Ah, once again, we have the words of one who was integrally involved in the development of an unneeded parking deck, rationalized by... So to say that something is ahead of schedule when it is actually months and months behind schedule is par for the course.

toothless wonder

Tue, Nov 29, 2011 : 9:36 p.m.

Sorry, Here ya go youngsters who never heard of the movie made about this actual and very plausible scourge: <a href="" rel='nofollow'></a>. (And pay the scowling lady at the top of the page something ferchrissake!)


Tue, Nov 29, 2011 : 9:30 p.m.

Hieftje's Hole is a colossal waste, and flies in the face of his talk about commitment to mass transit. When added to the unneeded city hall annex, that's over $100 million in mis-directed spending on his watch.

toothless wonder

Tue, Nov 29, 2011 : 9:28 p.m.

Canibalistic Humanoid Underground Dweller or, CHUD = what we will have to contend with when Hefty's Hole finally opens. A new slant on the Zombie Apocalypse, so be careful out there, AnnArborites!!


Tue, Nov 29, 2011 : 9:15 p.m.

This entire article's premise is an oxymoron: How can a project that was supposed to be finished by August 2011 wrapping up (maybe) in January 2012 be considered being open &quot;sooner than you think&quot;? I also, will believe it when I see it. August 2012 is probably most likely...if that with this shoddy poorly timed and badly executed project.

David Frye

Wed, Nov 30, 2011 : 1:10 a.m.

Kind of obvious, really. If you think it will be opening in August 2012, then opening at any earlier date will be &quot;sooner than you think.&quot; QED.


Tue, Nov 29, 2011 : 9:11 p.m.

Yeah. Right. I'm thinking you mean January, 2013.


Tue, Nov 29, 2011 : 8:54 p.m.

The above-ground lot held maybe 200 spaces. That's just a guess. It would be full on rare occasions which suggests that there wasn't a demand for more parking in that location. Certainly not another 500 spaces, particularly mugger-friendly underground space. I doubt that any extra parking revenue will ever come close to equalling the loss in revenue to the businesses affected by the street closure, let alone the millions spent in construction. This project was a terrible decision.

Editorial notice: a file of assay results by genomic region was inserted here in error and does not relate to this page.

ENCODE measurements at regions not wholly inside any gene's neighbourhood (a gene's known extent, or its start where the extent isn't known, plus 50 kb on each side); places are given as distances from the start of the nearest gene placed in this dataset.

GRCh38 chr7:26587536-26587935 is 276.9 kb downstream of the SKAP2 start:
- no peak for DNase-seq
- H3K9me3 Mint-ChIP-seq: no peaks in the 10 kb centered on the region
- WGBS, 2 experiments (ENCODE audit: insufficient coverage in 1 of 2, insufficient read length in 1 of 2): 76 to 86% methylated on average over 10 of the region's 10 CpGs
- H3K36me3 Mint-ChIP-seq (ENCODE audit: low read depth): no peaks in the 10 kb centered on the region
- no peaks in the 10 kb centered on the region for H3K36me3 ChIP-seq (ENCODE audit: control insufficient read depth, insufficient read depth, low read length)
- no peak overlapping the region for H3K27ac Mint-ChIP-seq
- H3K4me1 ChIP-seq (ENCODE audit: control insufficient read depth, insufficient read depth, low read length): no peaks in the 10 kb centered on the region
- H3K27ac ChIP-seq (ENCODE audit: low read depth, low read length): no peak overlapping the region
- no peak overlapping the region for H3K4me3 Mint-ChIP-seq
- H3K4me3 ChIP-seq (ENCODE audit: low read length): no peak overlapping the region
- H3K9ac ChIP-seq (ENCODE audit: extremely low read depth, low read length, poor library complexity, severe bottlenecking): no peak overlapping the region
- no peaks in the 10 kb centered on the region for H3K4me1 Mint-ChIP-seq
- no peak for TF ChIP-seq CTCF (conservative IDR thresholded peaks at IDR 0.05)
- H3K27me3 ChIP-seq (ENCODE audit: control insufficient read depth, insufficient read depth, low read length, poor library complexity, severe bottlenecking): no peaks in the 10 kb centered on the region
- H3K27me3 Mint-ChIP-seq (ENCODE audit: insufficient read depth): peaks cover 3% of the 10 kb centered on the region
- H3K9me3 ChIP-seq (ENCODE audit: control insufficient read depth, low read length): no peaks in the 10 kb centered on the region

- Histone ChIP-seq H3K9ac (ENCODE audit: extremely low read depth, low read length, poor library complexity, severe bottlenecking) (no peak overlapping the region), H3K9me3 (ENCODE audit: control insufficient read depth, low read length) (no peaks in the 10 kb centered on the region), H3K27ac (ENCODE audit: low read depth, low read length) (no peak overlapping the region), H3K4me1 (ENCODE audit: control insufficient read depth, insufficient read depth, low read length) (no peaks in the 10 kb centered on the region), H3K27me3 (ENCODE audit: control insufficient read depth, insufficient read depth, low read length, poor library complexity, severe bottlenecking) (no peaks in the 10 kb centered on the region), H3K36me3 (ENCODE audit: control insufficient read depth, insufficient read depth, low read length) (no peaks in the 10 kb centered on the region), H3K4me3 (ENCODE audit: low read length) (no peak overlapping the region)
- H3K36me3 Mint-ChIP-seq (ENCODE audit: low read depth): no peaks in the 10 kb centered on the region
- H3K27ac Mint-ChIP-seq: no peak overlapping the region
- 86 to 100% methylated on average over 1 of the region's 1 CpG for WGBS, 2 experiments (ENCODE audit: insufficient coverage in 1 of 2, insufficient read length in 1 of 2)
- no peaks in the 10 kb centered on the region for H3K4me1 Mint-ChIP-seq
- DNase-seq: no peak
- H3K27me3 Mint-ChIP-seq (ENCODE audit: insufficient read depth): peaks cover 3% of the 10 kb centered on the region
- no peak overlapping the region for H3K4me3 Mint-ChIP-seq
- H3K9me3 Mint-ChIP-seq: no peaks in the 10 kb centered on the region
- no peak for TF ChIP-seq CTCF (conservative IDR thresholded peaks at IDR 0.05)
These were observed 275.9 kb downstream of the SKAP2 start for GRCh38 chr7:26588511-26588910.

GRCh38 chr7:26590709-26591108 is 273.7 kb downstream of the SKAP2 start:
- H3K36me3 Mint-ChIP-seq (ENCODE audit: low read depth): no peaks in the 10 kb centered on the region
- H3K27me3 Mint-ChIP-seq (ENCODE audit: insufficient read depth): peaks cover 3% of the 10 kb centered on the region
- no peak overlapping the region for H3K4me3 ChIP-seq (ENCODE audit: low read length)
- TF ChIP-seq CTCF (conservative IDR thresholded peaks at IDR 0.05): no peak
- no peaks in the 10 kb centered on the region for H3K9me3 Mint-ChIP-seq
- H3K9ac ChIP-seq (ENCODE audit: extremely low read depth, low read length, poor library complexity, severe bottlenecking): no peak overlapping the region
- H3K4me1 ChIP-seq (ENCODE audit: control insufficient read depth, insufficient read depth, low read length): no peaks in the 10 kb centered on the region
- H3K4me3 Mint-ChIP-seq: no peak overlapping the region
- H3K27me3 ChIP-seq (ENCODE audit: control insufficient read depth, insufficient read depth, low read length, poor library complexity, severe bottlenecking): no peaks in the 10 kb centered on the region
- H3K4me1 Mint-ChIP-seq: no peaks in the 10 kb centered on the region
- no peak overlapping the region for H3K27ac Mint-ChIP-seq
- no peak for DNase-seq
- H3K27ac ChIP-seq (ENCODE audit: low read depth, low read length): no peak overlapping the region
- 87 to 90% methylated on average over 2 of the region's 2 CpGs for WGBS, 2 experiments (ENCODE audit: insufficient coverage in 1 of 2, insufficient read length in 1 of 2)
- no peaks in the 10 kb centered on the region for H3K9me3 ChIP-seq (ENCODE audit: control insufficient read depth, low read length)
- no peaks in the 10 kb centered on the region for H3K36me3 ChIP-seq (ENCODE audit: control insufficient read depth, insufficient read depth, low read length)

Tue, Nov 29, 2011 : 9:59 p.m.

The surface lot was my favorite place to park downtown. I found that it was often crowded, but rarely completely full. However, would I feel safe parking underground there? No. I agree with Goofus' comment below that it's pretty hard to get excited about Fifth Ave reopening when it's five months later than was originally promised (and for a project that wasn't needed). And now, traffic on Fifth Ave may continue to be slowed by the ongoing defacement of the Germantown neighborhood that CIty Council has aided and abetted one block south of the new parking structure.


Tue, Nov 29, 2011 : 9:06 p.m.

Used to drive down there and park all the time. That lot was often full with cars lined up waiting to enter. Not sure what time you were down there, but saying the spots aren't needed is a stretch.


Tue, Nov 29, 2011 : 9 p.m.

ya think? Wiliiam and Fourth is always parking available with the exception of Art Fair...and this year...there were metered parking spaces on Washington west of Main during the days of AF available off and on...but what were they gonna do with that $50 mil? Hire a couple of Public Art Admins?

Stephen Lange Ranzini

Tue, Nov 29, 2011 : 8:25 p.m.

The Big Dig: a serious waste of taxpayer money! $50 million poured into the ground and wasted.

Kai Petainen

Wed, Nov 30, 2011 : 4:06 a.m.

from a business perspective, i have a hard time understanding how the $50 million was a good positive NPV project.... (unless it was for a different motive -- a big building on top of it). someone made a bad business decision.


Tue, Nov 29, 2011 : 8:21 p.m.

I'll believe it when I see it. The rebar looks all ready to pour over, but I have my doubts about the weather. Then they still have to lay up and pour all the walls, and finish the road, each step hinging on cooperation of the weather. January seems like a rather optimistic outlook, even if everything went perfectly fine.